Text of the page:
This book presents a series of simple activities relating to the living nature around us. The activities have been chosen to be interesting in themselves. When take up as such, these activities should help in developing a habit for looking closely at things around and to bring about an appreciation for natural objects and processes. At the same time, enough background has been included to link the activities to broader concepts of science, particularly to that of biology and ecology.

Children can use this book directly. But it aims to be more of a resource book for the adults interested in working with children. These adults may be teachers, volunteer worker or just interested relatives. A few important points needs to be pointed out to the adult guides. That is local names and terms for the plants, animals and processes must be used while working with the children. For this thy will have to interact with some Knowledgeable, but sensitive, professionals to learn things for themselves first. They should also develop the habit of doing the activities themselves first before facing the children. This will also help them in collecting the appropriate, locally available, materials needed for their work. Lastly, please keep the approach informal and enjoyable.

This book is the result of the collective efforts of all workers of Srujanika who have spent many enjoyable years in learning, developing, adapting and practicing with children these activities. Among the more involed were Sampad, Jeeban, Milan, Namita, Bharati, Geetanjali, Minati, Sibaji and Alekh.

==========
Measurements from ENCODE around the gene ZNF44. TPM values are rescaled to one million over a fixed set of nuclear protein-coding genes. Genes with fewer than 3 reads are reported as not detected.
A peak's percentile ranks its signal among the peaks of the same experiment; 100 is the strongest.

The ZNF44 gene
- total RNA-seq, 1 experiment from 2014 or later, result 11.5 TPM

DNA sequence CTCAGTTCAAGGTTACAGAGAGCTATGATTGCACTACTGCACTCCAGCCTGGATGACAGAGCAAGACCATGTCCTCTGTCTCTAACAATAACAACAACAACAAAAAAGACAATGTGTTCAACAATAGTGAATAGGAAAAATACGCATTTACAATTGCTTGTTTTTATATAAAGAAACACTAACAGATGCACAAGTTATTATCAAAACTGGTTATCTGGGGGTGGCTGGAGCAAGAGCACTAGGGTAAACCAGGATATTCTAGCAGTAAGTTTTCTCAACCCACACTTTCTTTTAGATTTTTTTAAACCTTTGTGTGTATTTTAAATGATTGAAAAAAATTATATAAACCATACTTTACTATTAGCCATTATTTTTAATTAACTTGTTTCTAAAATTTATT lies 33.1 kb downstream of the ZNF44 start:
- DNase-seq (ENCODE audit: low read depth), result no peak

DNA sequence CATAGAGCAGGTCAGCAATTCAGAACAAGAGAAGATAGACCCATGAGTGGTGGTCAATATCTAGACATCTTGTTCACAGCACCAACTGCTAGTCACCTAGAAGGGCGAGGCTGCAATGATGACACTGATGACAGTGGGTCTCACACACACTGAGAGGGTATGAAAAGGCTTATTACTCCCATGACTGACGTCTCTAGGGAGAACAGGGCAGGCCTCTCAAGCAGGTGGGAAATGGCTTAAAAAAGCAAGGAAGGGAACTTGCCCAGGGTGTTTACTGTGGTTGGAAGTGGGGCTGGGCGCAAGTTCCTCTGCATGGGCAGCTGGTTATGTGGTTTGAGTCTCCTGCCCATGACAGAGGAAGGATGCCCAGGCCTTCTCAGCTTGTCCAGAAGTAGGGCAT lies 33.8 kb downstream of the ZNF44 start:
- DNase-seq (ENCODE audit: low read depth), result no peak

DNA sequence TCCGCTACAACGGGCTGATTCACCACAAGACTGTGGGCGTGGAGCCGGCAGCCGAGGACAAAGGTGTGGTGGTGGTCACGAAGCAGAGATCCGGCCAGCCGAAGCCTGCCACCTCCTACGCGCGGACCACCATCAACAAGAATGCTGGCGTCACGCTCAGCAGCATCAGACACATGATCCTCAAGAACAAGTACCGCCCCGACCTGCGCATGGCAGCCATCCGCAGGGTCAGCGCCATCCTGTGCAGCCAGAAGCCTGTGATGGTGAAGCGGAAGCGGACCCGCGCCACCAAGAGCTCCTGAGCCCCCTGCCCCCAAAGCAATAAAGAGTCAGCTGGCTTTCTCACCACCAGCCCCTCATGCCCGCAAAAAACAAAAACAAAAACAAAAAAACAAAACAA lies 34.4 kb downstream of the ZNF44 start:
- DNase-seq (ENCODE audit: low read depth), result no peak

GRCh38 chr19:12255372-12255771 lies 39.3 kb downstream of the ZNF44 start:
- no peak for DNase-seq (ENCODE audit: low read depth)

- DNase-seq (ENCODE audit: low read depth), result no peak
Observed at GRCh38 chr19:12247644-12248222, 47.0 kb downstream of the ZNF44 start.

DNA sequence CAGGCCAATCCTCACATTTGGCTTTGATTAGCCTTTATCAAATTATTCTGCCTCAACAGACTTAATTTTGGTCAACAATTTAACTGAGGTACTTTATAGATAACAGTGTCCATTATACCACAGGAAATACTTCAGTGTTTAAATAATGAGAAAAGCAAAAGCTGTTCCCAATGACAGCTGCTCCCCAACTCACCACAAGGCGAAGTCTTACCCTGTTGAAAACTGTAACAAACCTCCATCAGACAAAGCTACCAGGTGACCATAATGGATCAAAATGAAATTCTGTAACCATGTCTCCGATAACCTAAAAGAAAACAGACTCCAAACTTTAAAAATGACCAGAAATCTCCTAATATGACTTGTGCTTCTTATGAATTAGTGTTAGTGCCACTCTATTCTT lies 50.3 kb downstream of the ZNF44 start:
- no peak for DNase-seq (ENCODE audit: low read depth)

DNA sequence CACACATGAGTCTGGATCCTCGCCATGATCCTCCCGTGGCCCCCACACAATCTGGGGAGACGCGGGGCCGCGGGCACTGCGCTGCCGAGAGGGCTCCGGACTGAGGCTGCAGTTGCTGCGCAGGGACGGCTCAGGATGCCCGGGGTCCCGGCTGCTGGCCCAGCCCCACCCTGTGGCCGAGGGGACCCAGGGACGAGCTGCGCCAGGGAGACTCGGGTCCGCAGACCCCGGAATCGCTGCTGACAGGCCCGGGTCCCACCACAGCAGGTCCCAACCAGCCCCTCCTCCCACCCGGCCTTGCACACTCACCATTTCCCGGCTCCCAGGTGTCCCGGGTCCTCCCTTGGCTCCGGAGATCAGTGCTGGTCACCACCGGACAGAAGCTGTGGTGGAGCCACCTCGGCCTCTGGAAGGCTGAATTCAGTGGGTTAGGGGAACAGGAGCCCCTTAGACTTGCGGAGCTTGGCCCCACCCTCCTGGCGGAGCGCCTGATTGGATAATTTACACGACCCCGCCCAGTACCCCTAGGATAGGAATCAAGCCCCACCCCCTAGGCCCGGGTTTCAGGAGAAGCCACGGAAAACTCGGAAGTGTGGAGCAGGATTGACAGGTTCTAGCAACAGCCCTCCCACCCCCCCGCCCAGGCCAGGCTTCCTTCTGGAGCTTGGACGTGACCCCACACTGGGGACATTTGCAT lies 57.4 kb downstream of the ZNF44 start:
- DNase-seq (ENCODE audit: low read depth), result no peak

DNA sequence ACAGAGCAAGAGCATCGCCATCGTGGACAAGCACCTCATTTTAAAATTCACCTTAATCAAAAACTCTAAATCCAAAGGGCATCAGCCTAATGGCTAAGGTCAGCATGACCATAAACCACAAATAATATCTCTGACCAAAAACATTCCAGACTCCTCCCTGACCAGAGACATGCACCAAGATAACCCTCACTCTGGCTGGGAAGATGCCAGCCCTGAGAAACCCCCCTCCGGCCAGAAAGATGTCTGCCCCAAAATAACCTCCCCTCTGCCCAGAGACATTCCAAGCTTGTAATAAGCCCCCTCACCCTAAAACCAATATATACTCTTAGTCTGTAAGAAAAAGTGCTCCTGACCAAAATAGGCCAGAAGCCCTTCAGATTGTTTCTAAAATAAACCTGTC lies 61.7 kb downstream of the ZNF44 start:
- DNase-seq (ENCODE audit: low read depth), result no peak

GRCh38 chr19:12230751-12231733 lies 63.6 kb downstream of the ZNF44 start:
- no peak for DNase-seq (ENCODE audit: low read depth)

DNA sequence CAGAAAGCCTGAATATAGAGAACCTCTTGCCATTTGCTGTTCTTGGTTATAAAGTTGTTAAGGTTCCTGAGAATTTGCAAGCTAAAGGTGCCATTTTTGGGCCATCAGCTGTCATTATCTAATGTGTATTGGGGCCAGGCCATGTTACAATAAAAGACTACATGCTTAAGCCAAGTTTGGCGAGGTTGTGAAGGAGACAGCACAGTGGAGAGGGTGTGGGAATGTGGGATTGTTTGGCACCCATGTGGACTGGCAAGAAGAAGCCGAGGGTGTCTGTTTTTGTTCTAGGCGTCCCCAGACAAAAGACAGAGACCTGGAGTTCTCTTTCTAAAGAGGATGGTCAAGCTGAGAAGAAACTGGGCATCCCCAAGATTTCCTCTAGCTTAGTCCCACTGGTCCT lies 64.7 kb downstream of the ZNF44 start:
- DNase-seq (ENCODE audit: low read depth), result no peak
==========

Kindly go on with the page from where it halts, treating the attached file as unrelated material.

Over the past three years we have had a chance to share our experience on this nature work with many friends in different parts of the country. This has helped us greatly in altering the presentations in the book in many ways. The book would not have been possible without the initiative, encouragement and even indulgence towards us, of all friends at the NCSTC. We are deeply grateful to all of them and to the numerous others who remain unmentioned here.

We hope that the users of this book will help us in improving it further with their valuable comments and experiences.


In the widest sense nature includes everything. Things around us as well as those far away from us. We ourselves too form a part of it. But in a more commonly used sense it refers to things not made by man. And this again would include almost everything from stars and rocks to plants and animals. And also all processes from wind and weather to living and dying. In a still simpler way the term nature brings to our mind things that live and grow, ie., the living plants and animals. We also include in this view of nature the things and the surroundings that help in the process of living and growing. Thus nature would mean plants and animals; soil, air and water; forests, streams and even the desert.

While man has no role in creating nature, he shapes it in many different ways. He does so in course of his dependence on it for almost everything. Man looks to nature for food, shelter and almost all other basic needs. More importantly, nature provides a learning environment for the human beings. It also provides a setting for all his creative instincts. For children, free from all deeper thoughts, nature simply becomes a source of fun. It provides them with a familiar surrounding which they can relate to easily. They build a variety of relationships with nature’s components and become an integral part of it in the process.

Nature and the child learner